Eat Your Salad and Go: Food Critic Kicked Out of the Ritz-Carlton Fort Lauderdale
Last week, I had reported a craving for rooftop dining with a side of swim that was sated by the untzy Sunday scene at the W Hotel's rooftop. In the comments, a few of you weighed in on poolside seats with a view. Commenter R.J. Petrucci suggested to "play it cool" just about anywhere and "you will be fine." He mentioned the W and the Hilton as accommodating, provided he's spending money. He suspected -- as did I -- that offseason, hotels would appreciate the business.
Not at the Ritz-Carlton, Fort Lauderdale.
In my original post, I had mentioned that I rang the Ritz-Carlton about
dining on the roof. A few days later, P.R. sent me this email:
The hotel actually has a poolside restaurant that is open to the public.
No cabana rental necessary. Take the elevator to the 7th floor, walk
out the door, and voila! dine poolside from 11 a.m. until 6 p.m. --
and the pool and café are the site of the Full Moon parties every month,
which are also free with no admission, no velvet rope, $8 light bites,
$8 specialty cocktails and $5 valet parking. Contrary to popular
belief, the luxury hotel is not out of reach... in fact, we're endeavoring
to let people know that it's very accessible.
Here's how accessible it is: I was kicked out of the pool.
"You're not a guest here," said the cabana dude who intercepted me as I plunked down a towel on one of the lounge chairs and headed toward the pool.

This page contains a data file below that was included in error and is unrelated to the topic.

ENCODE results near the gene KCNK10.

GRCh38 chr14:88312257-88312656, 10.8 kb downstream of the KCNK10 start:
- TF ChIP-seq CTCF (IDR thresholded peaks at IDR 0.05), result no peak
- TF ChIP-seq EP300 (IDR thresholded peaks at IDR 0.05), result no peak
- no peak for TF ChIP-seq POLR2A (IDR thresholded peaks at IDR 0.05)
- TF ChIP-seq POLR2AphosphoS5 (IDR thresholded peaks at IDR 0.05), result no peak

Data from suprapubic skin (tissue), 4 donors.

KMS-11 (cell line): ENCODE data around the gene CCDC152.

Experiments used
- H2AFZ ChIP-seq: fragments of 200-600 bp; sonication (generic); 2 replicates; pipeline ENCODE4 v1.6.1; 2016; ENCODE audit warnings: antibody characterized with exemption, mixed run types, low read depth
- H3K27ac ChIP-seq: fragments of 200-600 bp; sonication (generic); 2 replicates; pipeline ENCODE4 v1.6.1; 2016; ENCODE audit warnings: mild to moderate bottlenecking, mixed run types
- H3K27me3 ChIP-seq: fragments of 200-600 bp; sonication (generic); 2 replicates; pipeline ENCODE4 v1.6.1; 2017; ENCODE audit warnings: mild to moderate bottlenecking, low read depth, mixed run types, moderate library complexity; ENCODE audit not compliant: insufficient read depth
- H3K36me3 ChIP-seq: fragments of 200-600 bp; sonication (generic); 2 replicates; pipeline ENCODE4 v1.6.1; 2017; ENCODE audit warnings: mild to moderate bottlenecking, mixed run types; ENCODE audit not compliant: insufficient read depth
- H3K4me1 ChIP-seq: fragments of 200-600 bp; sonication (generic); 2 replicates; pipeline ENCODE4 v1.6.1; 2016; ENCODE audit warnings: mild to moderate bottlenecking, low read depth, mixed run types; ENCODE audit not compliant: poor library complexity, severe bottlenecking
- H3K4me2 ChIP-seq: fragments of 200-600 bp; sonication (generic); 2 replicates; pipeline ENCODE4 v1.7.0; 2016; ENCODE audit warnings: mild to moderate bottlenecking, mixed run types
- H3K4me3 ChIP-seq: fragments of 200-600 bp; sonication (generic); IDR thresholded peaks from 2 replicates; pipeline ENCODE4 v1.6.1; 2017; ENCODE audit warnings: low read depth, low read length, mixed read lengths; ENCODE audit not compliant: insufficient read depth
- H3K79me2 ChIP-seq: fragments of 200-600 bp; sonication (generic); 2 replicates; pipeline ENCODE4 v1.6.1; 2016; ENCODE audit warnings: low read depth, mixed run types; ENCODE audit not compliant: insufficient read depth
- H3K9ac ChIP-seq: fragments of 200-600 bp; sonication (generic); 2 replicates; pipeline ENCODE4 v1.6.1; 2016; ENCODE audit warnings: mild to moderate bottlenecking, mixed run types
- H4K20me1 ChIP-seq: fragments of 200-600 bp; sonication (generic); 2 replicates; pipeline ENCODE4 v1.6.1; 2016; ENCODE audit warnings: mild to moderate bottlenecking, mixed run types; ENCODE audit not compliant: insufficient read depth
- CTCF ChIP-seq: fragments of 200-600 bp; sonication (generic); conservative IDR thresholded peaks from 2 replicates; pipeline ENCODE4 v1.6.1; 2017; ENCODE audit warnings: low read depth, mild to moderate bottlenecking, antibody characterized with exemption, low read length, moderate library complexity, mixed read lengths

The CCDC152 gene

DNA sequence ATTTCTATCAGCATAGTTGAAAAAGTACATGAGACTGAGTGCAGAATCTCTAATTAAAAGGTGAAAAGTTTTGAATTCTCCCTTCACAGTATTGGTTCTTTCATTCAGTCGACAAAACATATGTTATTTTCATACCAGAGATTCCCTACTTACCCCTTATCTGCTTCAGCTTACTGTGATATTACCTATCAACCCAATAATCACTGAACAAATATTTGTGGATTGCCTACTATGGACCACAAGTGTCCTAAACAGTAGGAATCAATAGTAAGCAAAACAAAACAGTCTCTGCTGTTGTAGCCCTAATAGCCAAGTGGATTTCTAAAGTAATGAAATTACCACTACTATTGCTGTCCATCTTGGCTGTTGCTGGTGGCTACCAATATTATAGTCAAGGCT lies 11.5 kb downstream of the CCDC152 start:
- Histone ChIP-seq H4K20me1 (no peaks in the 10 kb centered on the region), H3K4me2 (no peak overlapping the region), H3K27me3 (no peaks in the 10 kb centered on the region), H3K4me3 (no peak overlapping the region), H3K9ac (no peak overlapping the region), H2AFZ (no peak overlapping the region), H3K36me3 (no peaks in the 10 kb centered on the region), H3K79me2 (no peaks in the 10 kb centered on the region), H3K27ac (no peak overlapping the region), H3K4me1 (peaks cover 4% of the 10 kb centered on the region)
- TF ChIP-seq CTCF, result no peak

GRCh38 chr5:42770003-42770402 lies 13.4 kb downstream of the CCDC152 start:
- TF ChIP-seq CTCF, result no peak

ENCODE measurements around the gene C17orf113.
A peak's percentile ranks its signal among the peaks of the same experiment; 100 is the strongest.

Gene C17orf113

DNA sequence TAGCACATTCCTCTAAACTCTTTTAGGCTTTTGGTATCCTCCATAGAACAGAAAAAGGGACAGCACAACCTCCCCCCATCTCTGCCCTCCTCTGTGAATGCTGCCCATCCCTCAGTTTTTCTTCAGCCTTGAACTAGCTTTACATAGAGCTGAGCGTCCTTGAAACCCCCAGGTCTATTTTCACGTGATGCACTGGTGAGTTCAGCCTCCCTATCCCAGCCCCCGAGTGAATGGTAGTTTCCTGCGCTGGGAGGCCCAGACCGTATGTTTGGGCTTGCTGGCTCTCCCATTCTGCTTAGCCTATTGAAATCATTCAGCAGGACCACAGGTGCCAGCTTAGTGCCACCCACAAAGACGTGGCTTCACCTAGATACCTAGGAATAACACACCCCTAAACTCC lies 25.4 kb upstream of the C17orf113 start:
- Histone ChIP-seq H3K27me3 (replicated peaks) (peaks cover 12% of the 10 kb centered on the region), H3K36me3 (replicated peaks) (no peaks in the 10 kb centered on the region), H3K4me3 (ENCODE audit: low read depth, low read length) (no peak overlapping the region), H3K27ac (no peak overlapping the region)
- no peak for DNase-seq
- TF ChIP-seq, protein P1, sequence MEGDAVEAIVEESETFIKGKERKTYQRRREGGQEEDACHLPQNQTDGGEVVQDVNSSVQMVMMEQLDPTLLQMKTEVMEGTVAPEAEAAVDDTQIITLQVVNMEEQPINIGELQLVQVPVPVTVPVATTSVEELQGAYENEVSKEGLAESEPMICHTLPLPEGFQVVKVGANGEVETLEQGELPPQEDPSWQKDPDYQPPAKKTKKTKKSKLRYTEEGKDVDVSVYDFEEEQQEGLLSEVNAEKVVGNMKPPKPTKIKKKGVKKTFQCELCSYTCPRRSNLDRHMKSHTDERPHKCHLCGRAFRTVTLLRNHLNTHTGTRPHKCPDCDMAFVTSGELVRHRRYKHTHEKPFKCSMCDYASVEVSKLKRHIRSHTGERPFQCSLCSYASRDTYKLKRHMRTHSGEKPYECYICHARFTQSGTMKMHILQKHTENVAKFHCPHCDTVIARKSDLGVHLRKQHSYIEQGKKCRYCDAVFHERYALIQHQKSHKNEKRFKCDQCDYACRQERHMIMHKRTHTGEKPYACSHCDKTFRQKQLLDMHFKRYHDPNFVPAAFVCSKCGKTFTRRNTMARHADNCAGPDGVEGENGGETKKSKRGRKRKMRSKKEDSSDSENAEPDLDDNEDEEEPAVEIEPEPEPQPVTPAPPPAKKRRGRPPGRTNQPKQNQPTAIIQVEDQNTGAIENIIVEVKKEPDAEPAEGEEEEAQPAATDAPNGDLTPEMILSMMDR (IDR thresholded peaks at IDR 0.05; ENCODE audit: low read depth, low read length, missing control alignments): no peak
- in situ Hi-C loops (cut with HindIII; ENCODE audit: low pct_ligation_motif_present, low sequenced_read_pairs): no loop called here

"You have to sit over
there." He took my towel and pointed to the bar tables and upright wicker
chairs across the roof.
(Suddenly I felt self-conscious about not having enough va-voom. Maybe I should consider that boob job people keep suggesting since I've moved here.)
Despite that the post I had written is about dining and swimming
poolside, P.R. neglected to say that if you're not staying at the Ritz,
you cannot swim, nor can you sit in a chair that's not a part of the café.
Don't get me wrong: The view is terrific. But the food is standard
Sysco. And let's state the obvious here: It's hard not to be wistful
over at the bar, longing for a swim during the 90-degree heat. I was wearing a suit and everything.
Richard, my very gracious server, felt bad. "Here's some bottled water,"
he said, taking note of the three other drinks aligned on my table.
"I'm sorry you can't swim. It's hot out here."
I tore through a Key lime colada, an iced tea, two bottles of water, and a meat-free Southwestern salad pretty quickly and paid the $33 tab. After all, I was in a hurry to cool off with the riff-raff at the sandy beaches below.
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